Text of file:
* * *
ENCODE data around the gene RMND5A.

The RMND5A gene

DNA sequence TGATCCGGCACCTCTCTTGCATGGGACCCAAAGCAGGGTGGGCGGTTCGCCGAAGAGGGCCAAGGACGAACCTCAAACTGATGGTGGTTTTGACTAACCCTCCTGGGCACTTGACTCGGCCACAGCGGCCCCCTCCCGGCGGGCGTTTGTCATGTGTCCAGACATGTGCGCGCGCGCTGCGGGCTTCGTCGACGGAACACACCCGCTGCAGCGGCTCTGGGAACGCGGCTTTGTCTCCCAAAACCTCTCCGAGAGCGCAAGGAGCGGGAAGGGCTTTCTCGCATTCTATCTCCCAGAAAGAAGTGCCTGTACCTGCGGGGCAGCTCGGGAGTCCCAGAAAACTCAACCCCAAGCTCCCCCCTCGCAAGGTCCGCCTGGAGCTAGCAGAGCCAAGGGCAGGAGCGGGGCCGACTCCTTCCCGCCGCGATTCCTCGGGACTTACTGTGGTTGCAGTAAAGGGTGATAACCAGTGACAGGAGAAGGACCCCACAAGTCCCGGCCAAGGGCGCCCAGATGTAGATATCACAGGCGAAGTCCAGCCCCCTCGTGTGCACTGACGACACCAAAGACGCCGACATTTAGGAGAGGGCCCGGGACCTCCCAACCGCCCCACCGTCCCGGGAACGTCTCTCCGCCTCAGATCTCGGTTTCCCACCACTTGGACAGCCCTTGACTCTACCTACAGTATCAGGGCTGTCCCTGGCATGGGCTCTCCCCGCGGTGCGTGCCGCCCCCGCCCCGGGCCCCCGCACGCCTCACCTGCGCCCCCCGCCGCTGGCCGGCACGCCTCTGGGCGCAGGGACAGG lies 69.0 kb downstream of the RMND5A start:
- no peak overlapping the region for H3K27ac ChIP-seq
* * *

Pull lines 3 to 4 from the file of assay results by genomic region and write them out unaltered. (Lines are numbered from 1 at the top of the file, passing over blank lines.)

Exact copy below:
DNA sequence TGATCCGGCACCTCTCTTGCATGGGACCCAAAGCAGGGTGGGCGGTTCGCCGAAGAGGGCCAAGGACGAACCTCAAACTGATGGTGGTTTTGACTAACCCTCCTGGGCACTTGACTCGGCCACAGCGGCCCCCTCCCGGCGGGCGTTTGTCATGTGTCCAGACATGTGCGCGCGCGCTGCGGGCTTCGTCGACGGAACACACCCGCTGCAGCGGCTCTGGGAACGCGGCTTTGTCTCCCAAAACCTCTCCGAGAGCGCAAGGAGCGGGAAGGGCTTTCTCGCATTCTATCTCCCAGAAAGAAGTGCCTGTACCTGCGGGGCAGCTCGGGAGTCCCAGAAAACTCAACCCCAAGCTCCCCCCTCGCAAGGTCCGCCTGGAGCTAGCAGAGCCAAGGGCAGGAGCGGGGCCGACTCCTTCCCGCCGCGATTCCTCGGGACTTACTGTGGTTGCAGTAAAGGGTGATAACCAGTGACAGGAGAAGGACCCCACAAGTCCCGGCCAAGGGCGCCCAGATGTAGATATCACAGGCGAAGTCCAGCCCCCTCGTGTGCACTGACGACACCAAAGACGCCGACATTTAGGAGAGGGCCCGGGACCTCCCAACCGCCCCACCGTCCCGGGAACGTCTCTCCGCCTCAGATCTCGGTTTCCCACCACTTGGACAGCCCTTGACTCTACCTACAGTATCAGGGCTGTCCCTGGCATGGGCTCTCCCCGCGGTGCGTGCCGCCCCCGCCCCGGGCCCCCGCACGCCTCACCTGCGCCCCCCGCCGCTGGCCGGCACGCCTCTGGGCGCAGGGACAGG lies 69.0 kb downstream of the RMND5A start:
- no peak overlapping the region for H3K27ac ChIP-seq